Hong Kong’s justice department has asked an appeal court to remove a three-decade old rule and allow prosecutors to recommend specific punishments for certain offenders, but a judge declined to immediately consider the request given its potential “huge impact” on the legal system.
The suggestion was made during a sentence review hearing on Thursday, where a senior prosecutor asked three appeal justices to hand down a heavier penalty to a 16-year-old who was given a three-year probation for hurling a petrol bomb at a police building at the height of the anti-government protests
Deputy Director of Public Prosecutions Vinci Lam Wing-sai said the Court of Appeal should review the rule it laid down in a 1989 judgment that states lawyers should only refer to well-established sentencing guidelines, instead of suggesting particular punishments. For instance, lawyers should select appeal cases centred on offences that suggest a scale of penalties and list out factors for consideration.
Lam said: “The rule has been here for 31 years. Does the court think it’s time to review prosecutors’ role in this regard?”
Courts do not have sentencing guidelines on arson offences to allow judges to make flexible judgments based on the circumstances of a case. Neither are there guidelines for certain other offences such as rioting and assaulting police.
The teen defendant was spared a custodial sentence in August last year by a magistrate, who cited guidelines by the Sentencing Council for England and Wales and agreed a probation was suitable.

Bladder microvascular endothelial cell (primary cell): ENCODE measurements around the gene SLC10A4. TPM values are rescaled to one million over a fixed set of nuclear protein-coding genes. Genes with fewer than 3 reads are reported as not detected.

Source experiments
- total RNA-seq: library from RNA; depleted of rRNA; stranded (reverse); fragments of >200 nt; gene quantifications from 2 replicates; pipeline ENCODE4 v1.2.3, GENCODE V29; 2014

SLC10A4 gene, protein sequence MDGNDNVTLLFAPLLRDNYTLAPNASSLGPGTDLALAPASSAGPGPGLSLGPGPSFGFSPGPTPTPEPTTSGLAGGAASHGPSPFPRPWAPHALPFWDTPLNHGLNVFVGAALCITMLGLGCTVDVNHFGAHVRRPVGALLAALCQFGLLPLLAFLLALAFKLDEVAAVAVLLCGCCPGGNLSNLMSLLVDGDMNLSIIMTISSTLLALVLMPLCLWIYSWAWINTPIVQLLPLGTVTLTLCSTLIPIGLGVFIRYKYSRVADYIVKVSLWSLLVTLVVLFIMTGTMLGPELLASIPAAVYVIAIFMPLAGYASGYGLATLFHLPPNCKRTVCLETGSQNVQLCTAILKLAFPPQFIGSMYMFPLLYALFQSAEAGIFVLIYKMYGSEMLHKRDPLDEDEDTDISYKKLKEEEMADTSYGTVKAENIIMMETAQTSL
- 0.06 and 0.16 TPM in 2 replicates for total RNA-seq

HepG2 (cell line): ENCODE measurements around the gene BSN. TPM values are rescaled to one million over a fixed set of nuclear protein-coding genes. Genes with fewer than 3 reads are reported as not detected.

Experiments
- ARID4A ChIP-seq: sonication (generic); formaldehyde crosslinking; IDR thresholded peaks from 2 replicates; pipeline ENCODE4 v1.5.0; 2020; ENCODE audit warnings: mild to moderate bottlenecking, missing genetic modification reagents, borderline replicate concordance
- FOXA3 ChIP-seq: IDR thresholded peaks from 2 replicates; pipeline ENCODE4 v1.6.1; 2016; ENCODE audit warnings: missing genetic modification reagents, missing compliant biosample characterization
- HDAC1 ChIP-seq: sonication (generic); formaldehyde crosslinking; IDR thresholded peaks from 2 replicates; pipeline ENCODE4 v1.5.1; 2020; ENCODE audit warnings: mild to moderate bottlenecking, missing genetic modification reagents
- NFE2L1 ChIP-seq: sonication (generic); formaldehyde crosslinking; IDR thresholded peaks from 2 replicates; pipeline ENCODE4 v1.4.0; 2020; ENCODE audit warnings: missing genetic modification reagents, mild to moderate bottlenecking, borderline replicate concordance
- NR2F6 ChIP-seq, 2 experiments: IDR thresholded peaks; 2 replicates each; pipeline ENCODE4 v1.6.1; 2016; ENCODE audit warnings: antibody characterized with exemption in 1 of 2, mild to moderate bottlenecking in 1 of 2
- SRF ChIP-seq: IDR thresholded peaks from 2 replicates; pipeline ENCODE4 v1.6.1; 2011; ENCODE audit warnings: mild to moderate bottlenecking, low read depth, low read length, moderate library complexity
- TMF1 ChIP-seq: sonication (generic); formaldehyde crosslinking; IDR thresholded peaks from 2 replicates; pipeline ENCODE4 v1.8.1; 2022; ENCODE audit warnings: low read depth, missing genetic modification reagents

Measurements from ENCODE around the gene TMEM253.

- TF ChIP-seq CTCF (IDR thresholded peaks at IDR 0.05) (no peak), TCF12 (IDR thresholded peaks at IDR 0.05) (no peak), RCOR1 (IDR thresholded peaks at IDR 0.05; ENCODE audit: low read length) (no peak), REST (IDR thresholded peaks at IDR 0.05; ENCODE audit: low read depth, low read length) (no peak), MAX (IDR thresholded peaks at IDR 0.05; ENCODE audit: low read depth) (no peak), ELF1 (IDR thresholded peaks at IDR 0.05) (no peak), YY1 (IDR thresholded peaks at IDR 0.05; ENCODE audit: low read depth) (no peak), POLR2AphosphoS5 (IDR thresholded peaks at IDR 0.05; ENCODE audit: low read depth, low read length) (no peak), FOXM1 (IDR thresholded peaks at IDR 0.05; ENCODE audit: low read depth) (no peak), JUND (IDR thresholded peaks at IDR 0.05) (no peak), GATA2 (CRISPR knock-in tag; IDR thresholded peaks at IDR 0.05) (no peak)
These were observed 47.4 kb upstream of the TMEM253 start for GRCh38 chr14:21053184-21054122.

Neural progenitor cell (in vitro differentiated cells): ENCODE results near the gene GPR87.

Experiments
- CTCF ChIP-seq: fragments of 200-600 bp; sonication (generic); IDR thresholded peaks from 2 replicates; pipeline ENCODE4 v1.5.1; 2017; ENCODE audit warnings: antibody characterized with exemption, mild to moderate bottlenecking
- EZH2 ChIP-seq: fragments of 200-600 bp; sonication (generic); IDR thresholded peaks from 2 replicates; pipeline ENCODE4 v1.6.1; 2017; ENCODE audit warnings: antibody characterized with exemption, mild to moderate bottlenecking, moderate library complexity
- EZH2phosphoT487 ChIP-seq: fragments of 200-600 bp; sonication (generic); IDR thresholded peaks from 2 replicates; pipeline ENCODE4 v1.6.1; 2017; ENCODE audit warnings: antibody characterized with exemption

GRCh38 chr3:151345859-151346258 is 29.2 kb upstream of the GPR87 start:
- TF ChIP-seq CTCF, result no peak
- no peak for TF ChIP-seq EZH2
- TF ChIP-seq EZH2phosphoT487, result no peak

Lam argued that in the absence of precedent, prosecutors should be entitled to recommend particular sentences if there had been similar punishments, even though they were not necessarily binding.
While the judges agreed on a heavier punishment for the teen following an assessment, they did not take the prosecutor’s suggestion.
Chief Justice of the High Court Jeremy Poon Shiu-chor said Thursday’s hearing was not an appropriate platform for discussing the matter, which could potentially have a “huge impact” on the legal system.
“It is the common law practice all along that the prosecution does not make recommendations on particular sentences,” Poon said.
Lam’s suggestion came days after a lower court judge, in handling a protest case, questioned prosecutors’ refrain from assisting in sentencing with recommendations on the appropriate terms and discounts, amid criticism from the appeal court and politicians’ demands for reform.
Before Thursday’s hearing, the Department of Justice had applied to the Court of Appeal to review the sentences in nine protest-related cases, with the defendants involved all receiving tougher punishments.
Pro-Beijing politicians have been calling for a sentencing council as they allege some punishments given to protesters are too lenient. But speaking at the ceremonial start of the legal year on Monday, new Chief Justice Andrew Cheung Kui-nung rejected the idea, noting that deciding guilt and meting out punishment had always been the function of the bench.
However, he pledged to expedite appeal hearings that carried important implications to help guide lower courts.
Thursday’s appeal centred on an arson attack on the Chai Wan Police Married Quarters on the afternoon of November 18, 2019, a day marked by violent clashes outside Polytechnic University.
The 16-year-old defendant was seen launching a firebomb at the premises. The bomb hit a window of one block before landing at a car park below.
The appeal court, also presided over by justices Derek Pang Wai-cheong and Maggie Poon Man-kay, ruled the original sentence was “manifestly inadequate” as the magistrate had erred in underestimating the gravity of the offence.
The court quashed the probation order and remanded the boy in custody until sentencing on February 4, pending assessments on his suitability for correctional training.
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